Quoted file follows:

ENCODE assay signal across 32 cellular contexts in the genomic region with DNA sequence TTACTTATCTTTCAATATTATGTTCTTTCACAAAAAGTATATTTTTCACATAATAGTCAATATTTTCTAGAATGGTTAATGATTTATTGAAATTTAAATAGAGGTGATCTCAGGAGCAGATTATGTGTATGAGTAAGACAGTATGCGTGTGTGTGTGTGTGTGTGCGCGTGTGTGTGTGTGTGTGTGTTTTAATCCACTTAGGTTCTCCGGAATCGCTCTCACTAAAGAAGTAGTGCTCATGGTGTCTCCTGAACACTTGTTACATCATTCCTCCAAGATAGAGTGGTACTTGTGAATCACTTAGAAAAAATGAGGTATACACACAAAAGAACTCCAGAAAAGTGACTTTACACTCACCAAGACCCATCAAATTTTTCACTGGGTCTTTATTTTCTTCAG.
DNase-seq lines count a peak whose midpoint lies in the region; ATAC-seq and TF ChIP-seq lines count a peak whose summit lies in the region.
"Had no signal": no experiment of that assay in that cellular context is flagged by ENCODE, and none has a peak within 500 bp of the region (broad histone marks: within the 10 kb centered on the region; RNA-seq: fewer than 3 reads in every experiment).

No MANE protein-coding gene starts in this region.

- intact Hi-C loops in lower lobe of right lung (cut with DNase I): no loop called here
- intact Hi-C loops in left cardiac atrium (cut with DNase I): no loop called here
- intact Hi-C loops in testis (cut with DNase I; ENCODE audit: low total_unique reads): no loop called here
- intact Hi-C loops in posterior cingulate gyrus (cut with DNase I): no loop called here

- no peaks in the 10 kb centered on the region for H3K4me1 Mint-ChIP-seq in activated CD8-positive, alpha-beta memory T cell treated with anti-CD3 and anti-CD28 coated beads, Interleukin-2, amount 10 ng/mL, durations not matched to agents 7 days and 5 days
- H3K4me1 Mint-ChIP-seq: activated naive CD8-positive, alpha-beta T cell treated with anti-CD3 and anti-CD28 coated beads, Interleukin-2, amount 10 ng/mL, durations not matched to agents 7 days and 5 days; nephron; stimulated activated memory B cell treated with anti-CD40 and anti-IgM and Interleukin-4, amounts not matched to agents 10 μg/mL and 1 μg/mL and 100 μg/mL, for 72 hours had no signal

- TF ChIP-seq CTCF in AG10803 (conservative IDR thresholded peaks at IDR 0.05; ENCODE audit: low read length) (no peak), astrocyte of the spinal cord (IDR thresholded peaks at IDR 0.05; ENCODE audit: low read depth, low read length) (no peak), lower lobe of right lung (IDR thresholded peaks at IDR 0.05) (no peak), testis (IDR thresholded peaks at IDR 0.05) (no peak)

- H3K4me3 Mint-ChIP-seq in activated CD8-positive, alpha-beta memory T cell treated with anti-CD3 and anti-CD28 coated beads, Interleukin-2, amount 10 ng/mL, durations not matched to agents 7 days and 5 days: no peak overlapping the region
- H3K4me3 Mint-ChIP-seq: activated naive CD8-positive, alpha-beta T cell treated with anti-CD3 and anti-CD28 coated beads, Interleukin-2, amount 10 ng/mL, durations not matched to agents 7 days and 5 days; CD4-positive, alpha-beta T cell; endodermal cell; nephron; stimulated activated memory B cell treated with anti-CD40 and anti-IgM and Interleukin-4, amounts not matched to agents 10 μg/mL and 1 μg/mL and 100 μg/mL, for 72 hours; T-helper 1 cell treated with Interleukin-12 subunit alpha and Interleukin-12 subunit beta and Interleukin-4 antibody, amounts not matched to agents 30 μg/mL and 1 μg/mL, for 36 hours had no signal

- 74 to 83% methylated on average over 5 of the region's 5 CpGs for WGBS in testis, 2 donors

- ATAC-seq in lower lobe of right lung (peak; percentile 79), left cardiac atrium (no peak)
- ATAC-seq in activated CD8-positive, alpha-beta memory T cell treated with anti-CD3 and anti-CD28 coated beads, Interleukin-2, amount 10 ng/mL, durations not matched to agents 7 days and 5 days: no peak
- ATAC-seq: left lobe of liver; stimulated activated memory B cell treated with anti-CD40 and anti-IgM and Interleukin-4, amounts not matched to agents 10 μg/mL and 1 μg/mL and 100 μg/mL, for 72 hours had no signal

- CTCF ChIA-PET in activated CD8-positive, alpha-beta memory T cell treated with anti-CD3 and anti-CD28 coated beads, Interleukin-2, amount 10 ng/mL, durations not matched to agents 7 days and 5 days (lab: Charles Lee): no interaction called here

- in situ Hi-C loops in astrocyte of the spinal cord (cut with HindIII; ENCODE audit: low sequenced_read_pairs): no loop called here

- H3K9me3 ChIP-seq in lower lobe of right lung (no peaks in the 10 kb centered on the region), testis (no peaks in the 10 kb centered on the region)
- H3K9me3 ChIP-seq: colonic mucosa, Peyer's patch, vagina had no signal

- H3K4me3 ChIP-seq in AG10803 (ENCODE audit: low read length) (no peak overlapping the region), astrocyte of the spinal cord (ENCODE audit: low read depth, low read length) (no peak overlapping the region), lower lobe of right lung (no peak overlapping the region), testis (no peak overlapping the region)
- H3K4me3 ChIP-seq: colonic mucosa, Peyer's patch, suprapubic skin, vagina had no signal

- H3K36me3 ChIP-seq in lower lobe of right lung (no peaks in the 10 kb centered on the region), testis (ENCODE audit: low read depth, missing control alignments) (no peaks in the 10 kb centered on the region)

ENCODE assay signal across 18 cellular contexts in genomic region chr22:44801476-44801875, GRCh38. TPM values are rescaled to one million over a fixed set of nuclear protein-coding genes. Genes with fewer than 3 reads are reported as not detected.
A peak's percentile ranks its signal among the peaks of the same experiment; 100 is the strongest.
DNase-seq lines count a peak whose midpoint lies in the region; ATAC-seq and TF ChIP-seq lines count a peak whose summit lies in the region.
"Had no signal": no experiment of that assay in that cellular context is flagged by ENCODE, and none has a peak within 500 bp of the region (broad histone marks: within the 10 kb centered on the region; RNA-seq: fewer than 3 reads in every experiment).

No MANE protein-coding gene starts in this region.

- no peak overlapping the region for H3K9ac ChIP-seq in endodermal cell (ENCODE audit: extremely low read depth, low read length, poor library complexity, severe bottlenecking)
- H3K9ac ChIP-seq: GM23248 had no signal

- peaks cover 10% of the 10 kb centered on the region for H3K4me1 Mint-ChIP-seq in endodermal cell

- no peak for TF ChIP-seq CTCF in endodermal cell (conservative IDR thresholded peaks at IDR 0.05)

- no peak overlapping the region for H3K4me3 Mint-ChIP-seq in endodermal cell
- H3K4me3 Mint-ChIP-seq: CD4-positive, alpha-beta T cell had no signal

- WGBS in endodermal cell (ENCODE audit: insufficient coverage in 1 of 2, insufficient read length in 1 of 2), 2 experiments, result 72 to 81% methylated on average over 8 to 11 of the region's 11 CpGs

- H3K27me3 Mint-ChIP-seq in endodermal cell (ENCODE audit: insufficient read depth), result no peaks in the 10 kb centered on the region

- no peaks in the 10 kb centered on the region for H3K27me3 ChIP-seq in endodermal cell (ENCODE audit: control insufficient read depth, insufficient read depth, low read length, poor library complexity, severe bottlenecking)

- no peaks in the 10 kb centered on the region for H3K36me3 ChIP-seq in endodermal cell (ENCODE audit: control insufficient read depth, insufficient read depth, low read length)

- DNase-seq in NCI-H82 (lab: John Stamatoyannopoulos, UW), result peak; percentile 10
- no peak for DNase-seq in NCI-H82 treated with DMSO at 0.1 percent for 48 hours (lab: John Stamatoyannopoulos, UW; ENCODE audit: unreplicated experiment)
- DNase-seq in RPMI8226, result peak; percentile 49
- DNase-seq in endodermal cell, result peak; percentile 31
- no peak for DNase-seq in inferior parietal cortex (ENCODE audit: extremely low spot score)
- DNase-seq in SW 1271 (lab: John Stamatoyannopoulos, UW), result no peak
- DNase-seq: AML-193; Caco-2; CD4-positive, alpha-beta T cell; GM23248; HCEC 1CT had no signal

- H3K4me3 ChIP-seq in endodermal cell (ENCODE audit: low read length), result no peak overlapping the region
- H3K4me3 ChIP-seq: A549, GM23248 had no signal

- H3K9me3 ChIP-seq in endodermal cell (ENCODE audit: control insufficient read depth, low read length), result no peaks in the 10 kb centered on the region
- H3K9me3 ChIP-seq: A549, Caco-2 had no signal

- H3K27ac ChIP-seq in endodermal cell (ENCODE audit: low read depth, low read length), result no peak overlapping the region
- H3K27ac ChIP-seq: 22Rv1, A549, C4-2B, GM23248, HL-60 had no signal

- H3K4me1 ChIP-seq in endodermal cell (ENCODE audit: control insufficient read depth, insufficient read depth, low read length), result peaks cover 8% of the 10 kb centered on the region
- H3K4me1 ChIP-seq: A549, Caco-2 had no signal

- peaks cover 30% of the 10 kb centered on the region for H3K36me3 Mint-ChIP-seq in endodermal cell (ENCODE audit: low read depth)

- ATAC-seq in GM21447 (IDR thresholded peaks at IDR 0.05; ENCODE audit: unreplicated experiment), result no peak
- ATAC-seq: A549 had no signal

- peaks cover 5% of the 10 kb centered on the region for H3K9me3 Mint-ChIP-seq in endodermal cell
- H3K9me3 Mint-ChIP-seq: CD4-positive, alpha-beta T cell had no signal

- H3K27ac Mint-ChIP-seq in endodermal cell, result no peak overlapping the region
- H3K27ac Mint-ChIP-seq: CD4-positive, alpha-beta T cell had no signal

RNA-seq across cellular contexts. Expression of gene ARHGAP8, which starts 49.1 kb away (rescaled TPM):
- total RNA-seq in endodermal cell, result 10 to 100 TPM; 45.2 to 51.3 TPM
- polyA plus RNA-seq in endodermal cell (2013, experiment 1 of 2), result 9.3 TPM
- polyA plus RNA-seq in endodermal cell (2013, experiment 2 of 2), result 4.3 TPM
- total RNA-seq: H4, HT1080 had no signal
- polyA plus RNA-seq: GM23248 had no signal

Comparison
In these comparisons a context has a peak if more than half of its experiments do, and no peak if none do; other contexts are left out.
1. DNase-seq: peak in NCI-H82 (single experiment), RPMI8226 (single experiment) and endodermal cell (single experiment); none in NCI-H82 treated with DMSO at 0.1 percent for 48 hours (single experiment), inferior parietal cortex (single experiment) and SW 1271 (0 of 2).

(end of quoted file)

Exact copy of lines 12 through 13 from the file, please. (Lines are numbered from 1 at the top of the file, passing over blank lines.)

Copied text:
- H3K4me3 Mint-ChIP-seq in activated CD8-positive, alpha-beta memory T cell treated with anti-CD3 and anti-CD28 coated beads, Interleukin-2, amount 10 ng/mL, durations not matched to agents 7 days and 5 days: no peak overlapping the region
- H3K4me3 Mint-ChIP-seq: activated naive CD8-positive, alpha-beta T cell treated with anti-CD3 and anti-CD28 coated beads, Interleukin-2, amount 10 ng/mL, durations not matched to agents 7 days and 5 days; CD4-positive, alpha-beta T cell; endodermal cell; nephron; stimulated activated memory B cell treated with anti-CD40 and anti-IgM and Interleukin-4, amounts not matched to agents 10 μg/mL and 1 μg/mL and 100 μg/mL, for 72 hours; T-helper 1 cell treated with Interleukin-12 subunit alpha and Interleukin-12 subunit beta and Interleukin-4 antibody, amounts not matched to agents 30 μg/mL and 1 μg/mL, for 36 hours had no signal